I use whole wheat flour on occasion, but don't like it much. Has kind of a harsh flavor. The other day I got an idea. Last year I received a coffee burr grinder for xmas from my love. Works great for coffee, but what about grain? I added a couple tablespoons of hard winter wheat berries to clean out the coffee; a kind of dry cleaning. It worked well grinding the berries to flour and also cleaned out the coffee in the grinding mechanism.
I then proceeded to grind 150 grams of wheat berries which would make up approximately 1/3 the grain bill in today's kneadless boule. This time the boule was made from a sourdough starter I have. It's been around for about 6 years, a gift from a friend. I keep it in the fridge and refresh it a couple times before I use it.
I don't think I can make the entire grain bill from fresh ground whole wheat because:
1. It's too coarse a grind (even on the finest setting); this would cause the final dough to have an inadequate gluten network to get a good rise.
2. I have to find a reference, but flour requires a bit of aging prior to being useful for baking. About a decade ago, sodium bromate was used to accelerate this process, but was banned by huge committees who didn't understand the chemistry involved. They operated on the baseless assumption that all chemicals are deadly (the carbohydrates that makeup the dough are magic molecules, not chemicals). Off the soapbox and into the kitchen.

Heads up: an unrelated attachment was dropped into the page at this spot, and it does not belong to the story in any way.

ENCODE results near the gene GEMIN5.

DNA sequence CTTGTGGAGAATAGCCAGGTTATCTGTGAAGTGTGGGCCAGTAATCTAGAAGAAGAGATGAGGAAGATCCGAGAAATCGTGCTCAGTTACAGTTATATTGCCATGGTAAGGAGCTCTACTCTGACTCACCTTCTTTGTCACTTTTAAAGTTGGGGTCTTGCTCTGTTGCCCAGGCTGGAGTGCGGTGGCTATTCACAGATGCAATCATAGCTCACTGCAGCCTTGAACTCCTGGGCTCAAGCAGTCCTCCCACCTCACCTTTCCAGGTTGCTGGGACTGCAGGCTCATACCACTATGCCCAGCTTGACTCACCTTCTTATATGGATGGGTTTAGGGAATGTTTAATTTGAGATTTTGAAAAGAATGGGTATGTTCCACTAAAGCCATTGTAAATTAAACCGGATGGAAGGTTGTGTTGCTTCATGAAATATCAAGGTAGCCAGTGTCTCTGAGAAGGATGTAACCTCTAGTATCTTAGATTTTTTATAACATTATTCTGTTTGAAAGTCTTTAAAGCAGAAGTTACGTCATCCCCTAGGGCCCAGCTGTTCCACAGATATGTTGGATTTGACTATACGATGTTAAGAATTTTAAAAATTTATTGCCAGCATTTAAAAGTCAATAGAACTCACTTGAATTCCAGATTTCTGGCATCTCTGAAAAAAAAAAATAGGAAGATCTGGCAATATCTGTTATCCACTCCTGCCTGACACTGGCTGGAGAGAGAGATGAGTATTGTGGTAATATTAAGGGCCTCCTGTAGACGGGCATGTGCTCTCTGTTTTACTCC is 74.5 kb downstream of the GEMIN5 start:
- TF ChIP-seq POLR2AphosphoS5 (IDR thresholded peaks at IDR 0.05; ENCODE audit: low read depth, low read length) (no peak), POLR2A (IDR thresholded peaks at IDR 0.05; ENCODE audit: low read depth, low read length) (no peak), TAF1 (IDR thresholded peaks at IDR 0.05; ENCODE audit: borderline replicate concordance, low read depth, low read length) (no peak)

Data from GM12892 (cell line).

The dough was mixed from a cup of starter, water (350 g), salt (2t), unbleached white flour (350 g) and fresh ground wheat berries (150 g). It rose about 12 hours at room temp, was formed into a boule and tossed into a brotform to rise a couple hours. Then the proofed dough was carefully transferred to a preheated cast iron dutch oven and baked at 425-deg-F for an hour. Crappy result follows:
Ugh. Once in a while, I blow it and overproof. This loaf was rising kind of fast. Before placing the final proofed loaf in the oven, I zipped to Giant Eagle for PopTarts (I know) for the kid. When I returned, I realized I had lost my chance. I baked it anyway and I could tell it fell when it hit the pan. I posted it because this is the classic raindrop profile of a loaf that was over-risen prior to being baked. Once in a while, I like seeing these results. Keeps me in tune when the ideal time to bake is. Underproofed is always a better error. Oven spring can compensate for this error. Nothing can help an overproofed loaf.
Anyway, flavor was nice. Crumb just looks horrible.
Next... Aloo Parathas. Yum!